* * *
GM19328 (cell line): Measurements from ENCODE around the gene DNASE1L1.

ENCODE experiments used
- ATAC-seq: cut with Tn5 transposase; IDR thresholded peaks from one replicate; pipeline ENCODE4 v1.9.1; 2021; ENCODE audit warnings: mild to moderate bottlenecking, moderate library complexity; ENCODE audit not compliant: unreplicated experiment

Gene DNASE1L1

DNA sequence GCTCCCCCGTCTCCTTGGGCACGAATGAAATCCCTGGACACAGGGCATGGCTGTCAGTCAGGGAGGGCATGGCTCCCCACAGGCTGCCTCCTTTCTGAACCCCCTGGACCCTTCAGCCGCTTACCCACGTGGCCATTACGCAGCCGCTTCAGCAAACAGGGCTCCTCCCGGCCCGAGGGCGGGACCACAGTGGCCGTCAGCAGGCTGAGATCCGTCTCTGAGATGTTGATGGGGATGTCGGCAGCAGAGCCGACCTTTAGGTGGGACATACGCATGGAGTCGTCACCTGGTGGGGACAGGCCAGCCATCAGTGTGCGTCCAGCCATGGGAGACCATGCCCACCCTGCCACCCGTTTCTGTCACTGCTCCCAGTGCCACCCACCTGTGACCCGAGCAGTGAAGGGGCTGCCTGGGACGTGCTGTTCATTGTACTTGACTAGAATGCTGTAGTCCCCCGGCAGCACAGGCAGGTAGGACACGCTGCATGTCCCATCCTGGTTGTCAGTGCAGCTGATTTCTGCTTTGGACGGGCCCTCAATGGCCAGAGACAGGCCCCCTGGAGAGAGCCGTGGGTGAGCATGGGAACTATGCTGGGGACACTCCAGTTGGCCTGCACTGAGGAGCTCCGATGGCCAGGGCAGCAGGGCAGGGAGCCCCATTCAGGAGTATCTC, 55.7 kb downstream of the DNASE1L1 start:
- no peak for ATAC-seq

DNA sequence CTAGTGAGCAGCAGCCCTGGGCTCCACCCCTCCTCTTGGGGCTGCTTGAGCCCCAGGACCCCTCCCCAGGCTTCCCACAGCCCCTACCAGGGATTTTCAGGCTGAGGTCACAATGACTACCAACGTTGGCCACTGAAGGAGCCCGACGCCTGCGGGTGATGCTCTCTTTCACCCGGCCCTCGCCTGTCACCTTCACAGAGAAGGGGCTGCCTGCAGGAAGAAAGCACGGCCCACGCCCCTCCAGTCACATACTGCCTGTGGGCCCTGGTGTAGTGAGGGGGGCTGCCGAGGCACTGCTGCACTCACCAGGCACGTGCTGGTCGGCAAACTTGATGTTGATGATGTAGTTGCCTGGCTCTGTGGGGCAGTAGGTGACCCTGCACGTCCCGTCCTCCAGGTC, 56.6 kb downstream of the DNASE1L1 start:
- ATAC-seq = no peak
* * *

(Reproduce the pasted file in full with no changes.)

GM19328 (cell line): Measurements from ENCODE around the gene DNASE1L1.

ENCODE experiments used
- ATAC-seq: cut with Tn5 transposase; IDR thresholded peaks from one replicate; pipeline ENCODE4 v1.9.1; 2021; ENCODE audit warnings: mild to moderate bottlenecking, moderate library complexity; ENCODE audit not compliant: unreplicated experiment

Gene DNASE1L1

DNA sequence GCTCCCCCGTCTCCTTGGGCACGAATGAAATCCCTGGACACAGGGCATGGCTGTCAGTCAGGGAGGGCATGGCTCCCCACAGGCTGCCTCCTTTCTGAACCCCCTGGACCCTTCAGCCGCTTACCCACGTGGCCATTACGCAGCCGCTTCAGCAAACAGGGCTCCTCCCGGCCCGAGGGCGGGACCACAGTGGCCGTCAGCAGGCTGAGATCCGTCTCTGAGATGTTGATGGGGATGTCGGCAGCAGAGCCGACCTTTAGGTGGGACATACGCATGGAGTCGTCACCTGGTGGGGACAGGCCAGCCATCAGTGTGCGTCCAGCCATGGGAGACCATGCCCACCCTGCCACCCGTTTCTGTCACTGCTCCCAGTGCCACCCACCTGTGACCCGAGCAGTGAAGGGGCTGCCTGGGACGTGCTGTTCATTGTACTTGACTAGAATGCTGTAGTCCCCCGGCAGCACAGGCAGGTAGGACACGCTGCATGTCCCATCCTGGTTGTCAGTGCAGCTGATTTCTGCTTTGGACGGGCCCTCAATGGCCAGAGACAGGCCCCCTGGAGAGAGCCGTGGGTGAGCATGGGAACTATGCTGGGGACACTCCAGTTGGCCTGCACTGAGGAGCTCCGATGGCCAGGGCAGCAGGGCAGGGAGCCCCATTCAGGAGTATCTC, 55.7 kb downstream of the DNASE1L1 start:
- no peak for ATAC-seq

DNA sequence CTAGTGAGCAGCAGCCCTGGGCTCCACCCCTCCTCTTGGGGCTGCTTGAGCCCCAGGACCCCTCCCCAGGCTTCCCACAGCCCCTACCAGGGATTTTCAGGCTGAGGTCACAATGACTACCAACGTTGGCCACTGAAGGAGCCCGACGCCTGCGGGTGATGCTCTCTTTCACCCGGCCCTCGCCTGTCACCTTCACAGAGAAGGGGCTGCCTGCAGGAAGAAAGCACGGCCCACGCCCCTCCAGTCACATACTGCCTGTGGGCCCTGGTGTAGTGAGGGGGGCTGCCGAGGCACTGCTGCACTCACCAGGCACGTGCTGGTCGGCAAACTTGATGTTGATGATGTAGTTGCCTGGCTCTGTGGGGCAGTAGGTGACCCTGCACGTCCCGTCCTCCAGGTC, 56.6 kb downstream of the DNASE1L1 start:
- ATAC-seq = no peak